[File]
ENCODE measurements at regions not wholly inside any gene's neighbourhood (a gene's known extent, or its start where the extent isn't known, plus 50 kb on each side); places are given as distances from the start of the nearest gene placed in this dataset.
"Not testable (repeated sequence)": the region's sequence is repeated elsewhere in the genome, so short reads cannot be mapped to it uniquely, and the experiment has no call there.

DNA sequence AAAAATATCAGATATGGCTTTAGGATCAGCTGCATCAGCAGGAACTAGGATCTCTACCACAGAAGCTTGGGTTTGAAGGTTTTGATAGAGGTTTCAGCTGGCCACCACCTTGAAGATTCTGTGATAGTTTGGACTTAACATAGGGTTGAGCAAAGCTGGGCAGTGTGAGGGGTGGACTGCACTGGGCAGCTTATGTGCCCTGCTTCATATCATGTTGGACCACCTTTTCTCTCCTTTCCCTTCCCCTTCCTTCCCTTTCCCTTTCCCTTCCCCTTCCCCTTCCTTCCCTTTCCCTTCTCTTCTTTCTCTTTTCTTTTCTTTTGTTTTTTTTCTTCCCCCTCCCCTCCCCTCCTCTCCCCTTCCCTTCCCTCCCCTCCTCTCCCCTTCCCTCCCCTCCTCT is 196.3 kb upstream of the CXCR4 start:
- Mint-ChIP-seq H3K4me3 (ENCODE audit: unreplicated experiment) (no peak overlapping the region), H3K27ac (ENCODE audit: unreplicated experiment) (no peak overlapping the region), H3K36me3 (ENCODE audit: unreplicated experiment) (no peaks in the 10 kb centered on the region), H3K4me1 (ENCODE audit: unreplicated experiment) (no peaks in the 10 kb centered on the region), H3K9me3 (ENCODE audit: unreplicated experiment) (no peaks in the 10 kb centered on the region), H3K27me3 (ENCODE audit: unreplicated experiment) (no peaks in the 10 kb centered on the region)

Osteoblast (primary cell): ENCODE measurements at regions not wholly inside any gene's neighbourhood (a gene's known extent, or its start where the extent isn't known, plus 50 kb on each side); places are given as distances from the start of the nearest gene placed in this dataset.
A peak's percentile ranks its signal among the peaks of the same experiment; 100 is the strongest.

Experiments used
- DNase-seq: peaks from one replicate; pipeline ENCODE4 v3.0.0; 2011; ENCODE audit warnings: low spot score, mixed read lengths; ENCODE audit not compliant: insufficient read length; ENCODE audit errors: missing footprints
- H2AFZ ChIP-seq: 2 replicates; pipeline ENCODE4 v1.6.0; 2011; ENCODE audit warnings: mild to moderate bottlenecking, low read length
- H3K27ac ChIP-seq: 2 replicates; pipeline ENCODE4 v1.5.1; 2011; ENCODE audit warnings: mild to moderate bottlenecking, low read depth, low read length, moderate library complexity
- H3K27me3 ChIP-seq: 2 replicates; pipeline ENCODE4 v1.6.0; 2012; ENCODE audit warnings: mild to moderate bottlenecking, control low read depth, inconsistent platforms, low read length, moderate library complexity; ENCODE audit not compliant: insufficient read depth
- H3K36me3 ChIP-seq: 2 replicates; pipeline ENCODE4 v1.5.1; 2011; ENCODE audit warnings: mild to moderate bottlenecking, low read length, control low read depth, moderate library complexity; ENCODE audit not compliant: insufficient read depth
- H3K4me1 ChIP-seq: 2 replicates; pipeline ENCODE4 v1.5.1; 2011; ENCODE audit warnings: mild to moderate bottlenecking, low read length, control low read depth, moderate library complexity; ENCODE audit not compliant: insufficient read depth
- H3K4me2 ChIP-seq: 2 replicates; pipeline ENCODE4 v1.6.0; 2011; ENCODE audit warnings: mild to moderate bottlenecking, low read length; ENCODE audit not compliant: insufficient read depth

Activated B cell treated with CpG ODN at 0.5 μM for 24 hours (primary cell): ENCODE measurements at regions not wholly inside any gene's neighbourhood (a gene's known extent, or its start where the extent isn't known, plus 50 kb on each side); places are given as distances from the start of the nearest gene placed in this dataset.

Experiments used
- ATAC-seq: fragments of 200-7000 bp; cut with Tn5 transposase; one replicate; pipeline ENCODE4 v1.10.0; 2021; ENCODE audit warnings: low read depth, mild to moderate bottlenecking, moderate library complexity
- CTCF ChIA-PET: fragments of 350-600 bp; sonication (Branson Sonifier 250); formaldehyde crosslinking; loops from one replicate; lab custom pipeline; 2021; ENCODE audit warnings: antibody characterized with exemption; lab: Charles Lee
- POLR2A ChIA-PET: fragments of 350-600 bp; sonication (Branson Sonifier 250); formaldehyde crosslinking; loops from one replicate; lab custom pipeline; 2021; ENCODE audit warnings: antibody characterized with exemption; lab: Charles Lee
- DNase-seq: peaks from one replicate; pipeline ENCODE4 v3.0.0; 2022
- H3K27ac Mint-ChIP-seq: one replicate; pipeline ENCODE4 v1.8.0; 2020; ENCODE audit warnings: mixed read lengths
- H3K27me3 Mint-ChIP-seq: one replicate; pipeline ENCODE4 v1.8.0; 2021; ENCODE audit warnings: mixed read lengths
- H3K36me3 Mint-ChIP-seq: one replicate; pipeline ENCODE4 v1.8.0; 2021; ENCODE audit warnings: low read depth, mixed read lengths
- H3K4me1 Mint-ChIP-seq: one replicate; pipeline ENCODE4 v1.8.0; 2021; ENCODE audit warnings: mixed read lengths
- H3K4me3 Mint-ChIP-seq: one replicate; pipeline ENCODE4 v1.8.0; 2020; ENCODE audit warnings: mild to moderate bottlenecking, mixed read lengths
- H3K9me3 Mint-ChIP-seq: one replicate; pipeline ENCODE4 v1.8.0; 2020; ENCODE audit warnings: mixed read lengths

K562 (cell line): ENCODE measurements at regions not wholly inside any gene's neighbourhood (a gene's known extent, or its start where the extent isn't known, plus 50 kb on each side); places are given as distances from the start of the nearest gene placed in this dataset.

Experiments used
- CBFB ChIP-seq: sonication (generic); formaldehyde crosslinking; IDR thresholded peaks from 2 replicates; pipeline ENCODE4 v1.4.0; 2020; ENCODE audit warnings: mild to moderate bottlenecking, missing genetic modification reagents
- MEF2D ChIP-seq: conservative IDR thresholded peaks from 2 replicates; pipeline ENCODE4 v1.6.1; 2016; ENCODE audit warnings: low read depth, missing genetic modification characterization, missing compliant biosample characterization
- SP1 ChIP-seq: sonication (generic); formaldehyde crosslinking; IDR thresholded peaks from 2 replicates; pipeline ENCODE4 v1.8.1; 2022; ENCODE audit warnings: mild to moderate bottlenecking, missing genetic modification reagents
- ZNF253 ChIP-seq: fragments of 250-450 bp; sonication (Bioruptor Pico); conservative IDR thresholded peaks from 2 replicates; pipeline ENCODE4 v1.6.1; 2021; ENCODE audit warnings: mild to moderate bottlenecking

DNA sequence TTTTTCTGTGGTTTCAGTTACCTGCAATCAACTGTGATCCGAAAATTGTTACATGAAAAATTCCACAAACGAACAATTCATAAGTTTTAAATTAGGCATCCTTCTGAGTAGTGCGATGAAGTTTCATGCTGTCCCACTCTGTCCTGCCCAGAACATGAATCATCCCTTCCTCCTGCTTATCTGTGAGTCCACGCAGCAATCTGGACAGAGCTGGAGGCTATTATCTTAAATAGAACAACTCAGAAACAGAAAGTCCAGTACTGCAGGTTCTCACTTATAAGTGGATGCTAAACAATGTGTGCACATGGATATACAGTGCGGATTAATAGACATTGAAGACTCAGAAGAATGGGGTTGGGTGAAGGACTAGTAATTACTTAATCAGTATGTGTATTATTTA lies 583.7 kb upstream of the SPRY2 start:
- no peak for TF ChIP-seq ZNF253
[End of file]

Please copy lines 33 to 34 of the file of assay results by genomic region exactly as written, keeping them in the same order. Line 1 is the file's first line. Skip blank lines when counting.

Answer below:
DNA sequence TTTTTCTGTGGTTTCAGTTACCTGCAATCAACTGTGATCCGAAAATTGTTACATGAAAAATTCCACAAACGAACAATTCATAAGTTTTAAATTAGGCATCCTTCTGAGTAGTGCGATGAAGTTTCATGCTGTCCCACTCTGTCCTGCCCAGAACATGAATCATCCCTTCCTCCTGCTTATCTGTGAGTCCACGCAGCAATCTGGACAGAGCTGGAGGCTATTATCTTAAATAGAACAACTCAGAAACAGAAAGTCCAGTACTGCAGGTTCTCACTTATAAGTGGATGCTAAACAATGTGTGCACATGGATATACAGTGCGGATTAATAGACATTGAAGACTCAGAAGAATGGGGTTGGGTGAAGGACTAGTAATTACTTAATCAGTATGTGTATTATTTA lies 583.7 kb upstream of the SPRY2 start:
- no peak for TF ChIP-seq ZNF253